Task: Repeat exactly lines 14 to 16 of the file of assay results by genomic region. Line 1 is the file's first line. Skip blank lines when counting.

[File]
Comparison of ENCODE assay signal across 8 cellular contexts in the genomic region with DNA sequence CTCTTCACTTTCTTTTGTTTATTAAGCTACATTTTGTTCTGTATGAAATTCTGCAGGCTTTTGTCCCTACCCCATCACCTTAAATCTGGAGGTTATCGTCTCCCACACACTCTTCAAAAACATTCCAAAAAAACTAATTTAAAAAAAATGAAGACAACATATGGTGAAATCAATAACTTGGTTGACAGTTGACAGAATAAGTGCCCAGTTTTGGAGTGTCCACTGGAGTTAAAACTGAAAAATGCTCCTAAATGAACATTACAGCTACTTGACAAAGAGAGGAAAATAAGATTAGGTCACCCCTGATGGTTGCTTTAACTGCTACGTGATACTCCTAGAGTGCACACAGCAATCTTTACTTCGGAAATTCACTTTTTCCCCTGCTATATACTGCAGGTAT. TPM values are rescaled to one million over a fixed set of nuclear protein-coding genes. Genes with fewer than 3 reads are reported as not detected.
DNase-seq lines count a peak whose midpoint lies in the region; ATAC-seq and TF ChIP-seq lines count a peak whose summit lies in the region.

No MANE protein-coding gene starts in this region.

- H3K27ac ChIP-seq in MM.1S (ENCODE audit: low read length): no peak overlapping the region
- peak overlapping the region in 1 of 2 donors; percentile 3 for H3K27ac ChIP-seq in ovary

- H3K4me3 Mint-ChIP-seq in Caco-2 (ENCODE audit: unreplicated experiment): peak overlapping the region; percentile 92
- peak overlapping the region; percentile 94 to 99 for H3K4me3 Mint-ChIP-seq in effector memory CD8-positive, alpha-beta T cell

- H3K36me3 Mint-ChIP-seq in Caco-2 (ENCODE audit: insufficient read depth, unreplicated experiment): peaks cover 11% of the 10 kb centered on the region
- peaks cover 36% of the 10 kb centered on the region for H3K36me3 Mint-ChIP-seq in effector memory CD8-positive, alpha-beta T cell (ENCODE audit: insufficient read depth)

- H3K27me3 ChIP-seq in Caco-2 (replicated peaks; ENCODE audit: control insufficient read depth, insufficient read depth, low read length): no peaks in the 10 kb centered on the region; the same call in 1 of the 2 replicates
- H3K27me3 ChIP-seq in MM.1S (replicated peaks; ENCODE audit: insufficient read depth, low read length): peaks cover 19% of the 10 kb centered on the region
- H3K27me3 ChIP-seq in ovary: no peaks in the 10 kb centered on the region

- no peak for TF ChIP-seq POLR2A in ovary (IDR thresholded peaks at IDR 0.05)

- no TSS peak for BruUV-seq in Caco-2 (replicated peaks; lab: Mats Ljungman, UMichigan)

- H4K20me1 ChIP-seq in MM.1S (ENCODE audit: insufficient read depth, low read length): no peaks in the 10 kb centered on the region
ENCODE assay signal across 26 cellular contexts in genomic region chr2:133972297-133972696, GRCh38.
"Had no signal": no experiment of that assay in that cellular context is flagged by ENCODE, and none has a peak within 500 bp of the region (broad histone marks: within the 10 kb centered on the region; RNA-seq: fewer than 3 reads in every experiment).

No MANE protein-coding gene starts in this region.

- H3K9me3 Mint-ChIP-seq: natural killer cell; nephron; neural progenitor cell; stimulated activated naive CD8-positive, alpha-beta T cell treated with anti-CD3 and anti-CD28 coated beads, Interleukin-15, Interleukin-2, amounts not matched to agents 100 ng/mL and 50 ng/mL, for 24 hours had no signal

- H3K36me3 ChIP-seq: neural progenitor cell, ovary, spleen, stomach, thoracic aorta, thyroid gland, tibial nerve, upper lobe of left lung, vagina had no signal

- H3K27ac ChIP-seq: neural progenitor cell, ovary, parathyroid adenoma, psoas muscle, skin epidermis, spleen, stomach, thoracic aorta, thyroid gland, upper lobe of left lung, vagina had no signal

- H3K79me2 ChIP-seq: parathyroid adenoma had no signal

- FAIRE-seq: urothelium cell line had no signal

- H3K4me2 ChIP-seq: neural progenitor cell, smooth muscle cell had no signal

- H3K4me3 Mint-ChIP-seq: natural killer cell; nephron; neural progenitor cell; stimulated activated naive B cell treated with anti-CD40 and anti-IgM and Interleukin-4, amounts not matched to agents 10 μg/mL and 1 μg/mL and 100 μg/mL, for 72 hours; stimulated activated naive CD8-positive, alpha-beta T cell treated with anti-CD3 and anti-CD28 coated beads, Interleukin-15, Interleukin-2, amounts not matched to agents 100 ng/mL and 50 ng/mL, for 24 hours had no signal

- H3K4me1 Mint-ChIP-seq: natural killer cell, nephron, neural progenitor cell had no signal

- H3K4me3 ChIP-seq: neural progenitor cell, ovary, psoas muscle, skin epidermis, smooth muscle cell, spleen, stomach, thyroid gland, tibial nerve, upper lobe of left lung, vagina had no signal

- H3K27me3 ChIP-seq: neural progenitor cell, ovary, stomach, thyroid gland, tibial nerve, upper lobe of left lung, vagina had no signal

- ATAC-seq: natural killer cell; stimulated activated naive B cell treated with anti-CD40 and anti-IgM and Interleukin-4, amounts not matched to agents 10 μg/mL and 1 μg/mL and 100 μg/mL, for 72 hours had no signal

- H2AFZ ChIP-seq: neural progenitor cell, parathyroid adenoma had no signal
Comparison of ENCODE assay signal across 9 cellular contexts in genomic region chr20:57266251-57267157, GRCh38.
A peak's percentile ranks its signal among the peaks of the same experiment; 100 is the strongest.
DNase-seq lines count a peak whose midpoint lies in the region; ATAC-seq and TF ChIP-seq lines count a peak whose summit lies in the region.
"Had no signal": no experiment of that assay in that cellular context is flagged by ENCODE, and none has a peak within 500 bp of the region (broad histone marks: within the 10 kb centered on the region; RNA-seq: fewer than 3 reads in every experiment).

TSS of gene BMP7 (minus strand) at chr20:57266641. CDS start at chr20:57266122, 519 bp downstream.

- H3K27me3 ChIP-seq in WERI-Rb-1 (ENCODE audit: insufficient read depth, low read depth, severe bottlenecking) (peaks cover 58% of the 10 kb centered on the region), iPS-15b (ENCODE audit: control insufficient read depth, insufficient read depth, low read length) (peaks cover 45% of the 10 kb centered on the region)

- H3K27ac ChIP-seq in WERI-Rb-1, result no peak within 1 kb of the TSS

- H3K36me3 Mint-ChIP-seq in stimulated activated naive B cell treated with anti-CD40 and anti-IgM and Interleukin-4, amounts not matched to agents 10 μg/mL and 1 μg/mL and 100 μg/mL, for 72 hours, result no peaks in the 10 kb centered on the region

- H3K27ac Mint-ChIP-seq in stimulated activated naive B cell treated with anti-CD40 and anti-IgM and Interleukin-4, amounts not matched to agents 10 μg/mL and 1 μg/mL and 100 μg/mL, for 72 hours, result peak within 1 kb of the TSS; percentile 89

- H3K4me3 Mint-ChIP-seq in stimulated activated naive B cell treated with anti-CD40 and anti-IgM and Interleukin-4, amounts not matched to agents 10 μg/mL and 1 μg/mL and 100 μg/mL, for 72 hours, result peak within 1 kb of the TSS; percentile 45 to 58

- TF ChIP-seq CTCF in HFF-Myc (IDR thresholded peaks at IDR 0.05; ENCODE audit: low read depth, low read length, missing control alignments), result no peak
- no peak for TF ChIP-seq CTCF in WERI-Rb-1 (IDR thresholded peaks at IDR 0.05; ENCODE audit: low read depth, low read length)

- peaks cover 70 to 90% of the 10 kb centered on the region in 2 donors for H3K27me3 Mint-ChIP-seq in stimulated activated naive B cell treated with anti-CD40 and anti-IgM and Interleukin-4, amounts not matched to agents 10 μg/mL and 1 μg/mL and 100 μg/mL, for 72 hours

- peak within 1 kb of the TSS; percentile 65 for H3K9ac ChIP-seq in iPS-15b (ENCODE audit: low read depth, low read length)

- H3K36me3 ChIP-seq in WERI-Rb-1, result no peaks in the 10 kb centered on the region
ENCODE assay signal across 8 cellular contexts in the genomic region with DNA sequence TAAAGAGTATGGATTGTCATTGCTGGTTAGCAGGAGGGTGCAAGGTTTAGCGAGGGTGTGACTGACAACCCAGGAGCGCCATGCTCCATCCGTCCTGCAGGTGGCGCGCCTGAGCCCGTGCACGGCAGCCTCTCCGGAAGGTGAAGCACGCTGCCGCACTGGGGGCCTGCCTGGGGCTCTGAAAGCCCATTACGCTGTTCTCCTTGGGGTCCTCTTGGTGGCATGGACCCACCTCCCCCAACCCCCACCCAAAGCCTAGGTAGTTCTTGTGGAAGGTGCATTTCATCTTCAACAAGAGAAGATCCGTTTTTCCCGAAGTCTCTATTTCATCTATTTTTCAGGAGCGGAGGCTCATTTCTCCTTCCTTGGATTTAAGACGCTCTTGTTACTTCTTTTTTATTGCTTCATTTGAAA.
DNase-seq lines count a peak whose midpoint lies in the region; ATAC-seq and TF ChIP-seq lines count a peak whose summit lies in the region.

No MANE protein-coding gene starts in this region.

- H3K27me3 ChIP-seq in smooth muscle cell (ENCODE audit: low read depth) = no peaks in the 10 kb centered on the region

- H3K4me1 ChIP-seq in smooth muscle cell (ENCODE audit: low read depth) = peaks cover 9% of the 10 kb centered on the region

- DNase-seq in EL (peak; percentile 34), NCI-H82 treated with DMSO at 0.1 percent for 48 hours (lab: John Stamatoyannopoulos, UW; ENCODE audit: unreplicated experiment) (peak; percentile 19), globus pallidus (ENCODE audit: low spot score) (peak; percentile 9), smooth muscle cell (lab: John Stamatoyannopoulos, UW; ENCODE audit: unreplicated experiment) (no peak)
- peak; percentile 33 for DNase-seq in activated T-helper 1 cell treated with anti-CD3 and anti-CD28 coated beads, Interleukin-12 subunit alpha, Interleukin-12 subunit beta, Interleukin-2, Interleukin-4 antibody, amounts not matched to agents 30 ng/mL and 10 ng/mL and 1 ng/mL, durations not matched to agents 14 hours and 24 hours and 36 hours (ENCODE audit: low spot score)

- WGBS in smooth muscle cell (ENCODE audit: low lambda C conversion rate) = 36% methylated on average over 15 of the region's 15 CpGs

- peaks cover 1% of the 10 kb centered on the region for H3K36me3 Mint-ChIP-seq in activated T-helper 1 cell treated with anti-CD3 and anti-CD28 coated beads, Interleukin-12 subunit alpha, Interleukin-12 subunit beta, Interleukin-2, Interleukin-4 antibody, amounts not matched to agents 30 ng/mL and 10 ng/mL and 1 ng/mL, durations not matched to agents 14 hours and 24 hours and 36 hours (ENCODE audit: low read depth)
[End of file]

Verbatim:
- no TSS peak for BruUV-seq in Caco-2 (replicated peaks; lab: Mats Ljungman, UMichigan)

- H4K20me1 ChIP-seq in MM.1S (ENCODE audit: insufficient read depth, low read length): no peaks in the 10 kb centered on the region
ENCODE assay signal across 26 cellular contexts in genomic region chr2:133972297-133972696, GRCh38.